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The Collegian

The Student News Site of Tarrant County College

The Collegian

The Student News Site of Tarrant County College

The Collegian

Report warns of ‘catastrophic failure’

October 30, 2019 | Juan Ibarra | editor-in-chief

In December 2016, an engineer’s report detailed concerns to the college about the aging facades on several NW Campus buildings, saying that they could possibly lead to “catastrophic failure.”

The report, from engineering firm Huitt-Zollars titled the Northwest Campus Facade Assessment, has never been publicly released, and TCC officials haven’t revealed many of the specific details in the assessment to the public. The Collegian obtained it through an open records request.

Linked below is the Huitt-Zollars facade assessment obtained through an open records request:

The NW Campus Facade Assessment

Reginald Gates, vice chancellor for communications and external affairs, did not respond to requests seeking comment.

Collegian file photo. Workers stand outside the deteriorating WTLO tower while staring at a 200-square-foot void on the side of the building after a storm pulled the bricks off the wall in March 2016.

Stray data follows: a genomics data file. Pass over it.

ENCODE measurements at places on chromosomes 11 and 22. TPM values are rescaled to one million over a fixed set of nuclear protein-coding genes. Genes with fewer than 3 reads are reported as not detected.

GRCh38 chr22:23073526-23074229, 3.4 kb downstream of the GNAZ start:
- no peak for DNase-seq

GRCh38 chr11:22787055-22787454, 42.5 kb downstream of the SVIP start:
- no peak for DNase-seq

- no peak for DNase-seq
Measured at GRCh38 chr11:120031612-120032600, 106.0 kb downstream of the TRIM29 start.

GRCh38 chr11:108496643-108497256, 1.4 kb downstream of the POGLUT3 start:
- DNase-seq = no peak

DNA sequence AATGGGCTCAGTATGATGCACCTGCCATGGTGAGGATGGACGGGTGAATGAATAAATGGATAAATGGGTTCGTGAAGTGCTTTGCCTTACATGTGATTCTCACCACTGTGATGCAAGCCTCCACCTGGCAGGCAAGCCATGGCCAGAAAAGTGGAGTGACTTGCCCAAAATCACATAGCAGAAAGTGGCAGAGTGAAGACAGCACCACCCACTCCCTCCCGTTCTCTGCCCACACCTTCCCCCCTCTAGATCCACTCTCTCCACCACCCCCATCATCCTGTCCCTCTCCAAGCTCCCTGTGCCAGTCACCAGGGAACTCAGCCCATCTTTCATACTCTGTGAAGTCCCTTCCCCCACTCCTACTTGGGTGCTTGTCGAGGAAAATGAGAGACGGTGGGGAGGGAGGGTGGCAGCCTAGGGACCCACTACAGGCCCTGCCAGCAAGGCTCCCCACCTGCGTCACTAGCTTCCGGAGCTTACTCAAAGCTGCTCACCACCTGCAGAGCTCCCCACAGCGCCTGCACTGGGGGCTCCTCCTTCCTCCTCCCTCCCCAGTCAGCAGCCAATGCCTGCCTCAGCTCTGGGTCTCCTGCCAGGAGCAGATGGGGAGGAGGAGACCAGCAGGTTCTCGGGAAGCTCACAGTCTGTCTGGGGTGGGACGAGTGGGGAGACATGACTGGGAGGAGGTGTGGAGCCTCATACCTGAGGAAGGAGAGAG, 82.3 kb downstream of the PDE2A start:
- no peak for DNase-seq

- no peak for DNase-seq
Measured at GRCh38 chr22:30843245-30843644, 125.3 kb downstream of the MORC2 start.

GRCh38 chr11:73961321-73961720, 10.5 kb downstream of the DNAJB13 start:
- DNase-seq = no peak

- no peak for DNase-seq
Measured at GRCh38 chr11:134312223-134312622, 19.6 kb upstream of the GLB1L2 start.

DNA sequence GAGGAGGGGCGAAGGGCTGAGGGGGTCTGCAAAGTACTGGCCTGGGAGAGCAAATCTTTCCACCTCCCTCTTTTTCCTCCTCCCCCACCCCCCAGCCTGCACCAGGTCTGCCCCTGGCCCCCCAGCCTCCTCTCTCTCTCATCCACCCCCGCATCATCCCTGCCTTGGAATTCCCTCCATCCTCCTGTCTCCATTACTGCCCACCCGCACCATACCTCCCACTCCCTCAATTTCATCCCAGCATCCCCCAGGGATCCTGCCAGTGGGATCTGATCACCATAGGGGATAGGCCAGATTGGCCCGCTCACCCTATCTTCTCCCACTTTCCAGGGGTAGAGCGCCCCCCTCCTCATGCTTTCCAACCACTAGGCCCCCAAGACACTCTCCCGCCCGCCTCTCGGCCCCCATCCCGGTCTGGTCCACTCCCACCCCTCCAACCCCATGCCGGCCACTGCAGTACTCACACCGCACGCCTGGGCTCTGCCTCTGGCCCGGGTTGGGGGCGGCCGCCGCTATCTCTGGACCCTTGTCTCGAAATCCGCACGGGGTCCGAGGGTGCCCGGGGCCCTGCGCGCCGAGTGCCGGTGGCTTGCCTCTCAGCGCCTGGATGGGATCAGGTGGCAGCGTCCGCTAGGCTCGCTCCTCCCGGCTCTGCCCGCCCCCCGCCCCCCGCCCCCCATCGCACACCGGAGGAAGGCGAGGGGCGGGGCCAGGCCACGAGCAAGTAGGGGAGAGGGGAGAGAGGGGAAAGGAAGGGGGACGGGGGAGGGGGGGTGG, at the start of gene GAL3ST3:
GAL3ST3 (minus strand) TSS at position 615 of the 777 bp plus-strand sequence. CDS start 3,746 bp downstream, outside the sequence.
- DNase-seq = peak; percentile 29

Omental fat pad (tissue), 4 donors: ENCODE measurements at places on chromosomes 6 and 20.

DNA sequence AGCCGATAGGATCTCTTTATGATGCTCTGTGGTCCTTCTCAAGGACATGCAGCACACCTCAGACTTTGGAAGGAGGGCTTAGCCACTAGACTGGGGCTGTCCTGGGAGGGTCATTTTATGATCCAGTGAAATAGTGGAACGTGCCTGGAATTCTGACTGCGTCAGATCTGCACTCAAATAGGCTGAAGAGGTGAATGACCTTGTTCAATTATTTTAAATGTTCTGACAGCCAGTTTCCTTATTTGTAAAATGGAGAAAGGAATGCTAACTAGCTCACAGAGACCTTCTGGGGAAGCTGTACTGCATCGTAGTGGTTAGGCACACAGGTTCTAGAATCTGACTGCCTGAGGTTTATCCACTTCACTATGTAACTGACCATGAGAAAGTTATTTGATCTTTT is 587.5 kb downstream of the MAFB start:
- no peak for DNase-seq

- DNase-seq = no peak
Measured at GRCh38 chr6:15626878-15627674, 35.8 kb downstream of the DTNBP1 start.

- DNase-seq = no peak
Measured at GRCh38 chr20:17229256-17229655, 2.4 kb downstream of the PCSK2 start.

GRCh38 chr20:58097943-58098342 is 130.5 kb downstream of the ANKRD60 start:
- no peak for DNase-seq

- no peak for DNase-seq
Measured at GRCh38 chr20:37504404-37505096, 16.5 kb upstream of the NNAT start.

Collegian file photo. Workers stand outside the deteriorating WTLO tower while staring at a 200-square-foot void on the side of the building after a storm pulled the bricks off the wall in March 2016.

Findings show that while the buildings are structurally sound, the 40-plus-year-old brick facades have issues such as missing brick ties, rust on studs and tracks, and mold in several areas.

A storm with high winds in the spring of 2016 tore off a large section of bricks from the WTLO building. No injuries were reported then, and no one has been hurt since then after scaffolding was put in place to protect students. But the assessment showed the risk of bricks falling from the facade still existed as of the time of the report.